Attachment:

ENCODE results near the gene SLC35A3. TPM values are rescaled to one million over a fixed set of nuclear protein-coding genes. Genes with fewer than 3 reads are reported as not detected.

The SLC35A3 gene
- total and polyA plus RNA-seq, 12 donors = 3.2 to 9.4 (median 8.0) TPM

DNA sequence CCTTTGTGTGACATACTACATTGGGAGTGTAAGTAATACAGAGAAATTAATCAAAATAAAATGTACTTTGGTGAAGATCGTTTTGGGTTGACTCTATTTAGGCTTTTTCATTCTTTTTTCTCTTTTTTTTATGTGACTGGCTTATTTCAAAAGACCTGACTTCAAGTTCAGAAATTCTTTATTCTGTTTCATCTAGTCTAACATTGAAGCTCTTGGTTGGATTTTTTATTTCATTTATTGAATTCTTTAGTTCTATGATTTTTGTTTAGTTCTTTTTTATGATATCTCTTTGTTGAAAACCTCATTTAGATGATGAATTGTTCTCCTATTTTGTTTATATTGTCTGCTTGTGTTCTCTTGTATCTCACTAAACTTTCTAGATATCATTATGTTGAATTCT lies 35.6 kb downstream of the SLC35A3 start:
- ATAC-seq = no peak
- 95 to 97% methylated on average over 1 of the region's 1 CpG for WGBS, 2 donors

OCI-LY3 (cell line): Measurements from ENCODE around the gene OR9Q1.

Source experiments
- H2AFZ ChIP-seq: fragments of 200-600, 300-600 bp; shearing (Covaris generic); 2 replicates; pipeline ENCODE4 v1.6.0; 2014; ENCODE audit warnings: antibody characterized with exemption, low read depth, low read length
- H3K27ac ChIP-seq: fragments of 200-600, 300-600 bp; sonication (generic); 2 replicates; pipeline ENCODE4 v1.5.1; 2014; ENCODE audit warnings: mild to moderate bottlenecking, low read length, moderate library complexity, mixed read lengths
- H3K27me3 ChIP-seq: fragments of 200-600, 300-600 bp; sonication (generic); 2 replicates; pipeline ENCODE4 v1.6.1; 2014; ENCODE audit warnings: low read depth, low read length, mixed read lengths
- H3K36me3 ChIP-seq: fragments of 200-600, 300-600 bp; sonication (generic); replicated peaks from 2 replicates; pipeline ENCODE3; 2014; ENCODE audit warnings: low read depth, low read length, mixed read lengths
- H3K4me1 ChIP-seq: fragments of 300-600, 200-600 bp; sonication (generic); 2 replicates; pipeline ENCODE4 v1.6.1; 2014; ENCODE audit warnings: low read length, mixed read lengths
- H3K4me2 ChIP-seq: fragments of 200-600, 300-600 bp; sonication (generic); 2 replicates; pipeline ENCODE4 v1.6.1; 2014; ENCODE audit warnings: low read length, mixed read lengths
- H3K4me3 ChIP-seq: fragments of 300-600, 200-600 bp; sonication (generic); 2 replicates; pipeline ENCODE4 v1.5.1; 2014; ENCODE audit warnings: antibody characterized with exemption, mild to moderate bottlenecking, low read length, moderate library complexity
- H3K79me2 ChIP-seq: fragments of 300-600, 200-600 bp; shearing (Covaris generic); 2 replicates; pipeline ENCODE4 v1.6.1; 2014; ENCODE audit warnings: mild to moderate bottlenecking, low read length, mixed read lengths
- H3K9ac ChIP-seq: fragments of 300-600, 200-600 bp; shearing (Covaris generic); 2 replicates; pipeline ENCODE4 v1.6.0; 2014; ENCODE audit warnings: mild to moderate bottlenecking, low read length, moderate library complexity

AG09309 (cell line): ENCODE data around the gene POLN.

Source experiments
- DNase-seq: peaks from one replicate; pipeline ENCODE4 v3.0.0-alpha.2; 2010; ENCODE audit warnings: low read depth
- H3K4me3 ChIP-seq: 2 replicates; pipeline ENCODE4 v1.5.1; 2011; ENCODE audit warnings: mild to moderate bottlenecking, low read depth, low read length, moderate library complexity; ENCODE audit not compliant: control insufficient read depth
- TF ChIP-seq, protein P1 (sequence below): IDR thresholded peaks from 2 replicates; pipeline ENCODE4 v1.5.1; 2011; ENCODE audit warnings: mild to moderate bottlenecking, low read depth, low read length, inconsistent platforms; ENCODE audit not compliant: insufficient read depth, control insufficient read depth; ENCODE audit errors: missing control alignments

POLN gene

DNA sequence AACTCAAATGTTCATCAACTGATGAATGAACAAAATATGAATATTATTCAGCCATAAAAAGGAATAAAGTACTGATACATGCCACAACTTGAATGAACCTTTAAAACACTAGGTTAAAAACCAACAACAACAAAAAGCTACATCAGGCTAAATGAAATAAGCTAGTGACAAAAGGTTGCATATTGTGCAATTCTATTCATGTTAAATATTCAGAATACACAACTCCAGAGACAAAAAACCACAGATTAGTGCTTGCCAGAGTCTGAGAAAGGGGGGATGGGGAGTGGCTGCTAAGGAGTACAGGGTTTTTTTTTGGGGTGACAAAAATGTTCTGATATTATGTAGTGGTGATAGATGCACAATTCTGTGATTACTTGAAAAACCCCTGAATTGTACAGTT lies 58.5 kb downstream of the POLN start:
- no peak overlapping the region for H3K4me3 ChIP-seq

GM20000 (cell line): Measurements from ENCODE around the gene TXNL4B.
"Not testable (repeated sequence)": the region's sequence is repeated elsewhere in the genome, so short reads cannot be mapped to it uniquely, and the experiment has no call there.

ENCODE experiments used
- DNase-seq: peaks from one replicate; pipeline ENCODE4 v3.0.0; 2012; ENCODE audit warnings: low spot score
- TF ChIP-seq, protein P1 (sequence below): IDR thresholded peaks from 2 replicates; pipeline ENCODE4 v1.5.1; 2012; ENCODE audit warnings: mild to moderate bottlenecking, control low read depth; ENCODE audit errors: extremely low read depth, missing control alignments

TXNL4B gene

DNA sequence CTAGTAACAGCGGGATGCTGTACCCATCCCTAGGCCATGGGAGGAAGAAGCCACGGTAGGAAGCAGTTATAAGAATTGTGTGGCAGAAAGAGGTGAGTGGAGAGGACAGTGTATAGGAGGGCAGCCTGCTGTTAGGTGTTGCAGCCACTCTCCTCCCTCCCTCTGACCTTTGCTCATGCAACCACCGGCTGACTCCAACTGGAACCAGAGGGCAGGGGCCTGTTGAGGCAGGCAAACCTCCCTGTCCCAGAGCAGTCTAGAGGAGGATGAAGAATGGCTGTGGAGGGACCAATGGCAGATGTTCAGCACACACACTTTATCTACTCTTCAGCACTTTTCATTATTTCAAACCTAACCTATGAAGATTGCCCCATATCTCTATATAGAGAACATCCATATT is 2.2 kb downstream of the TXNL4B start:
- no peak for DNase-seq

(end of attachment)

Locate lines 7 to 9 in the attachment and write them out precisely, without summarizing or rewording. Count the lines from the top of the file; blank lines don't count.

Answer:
OCI-LY3 (cell line): Measurements from ENCODE around the gene OR9Q1.

Source experiments
- H2AFZ ChIP-seq: fragments of 200-600, 300-600 bp; shearing (Covaris generic); 2 replicates; pipeline ENCODE4 v1.6.0; 2014; ENCODE audit warnings: antibody characterized with exemption, low read depth, low read length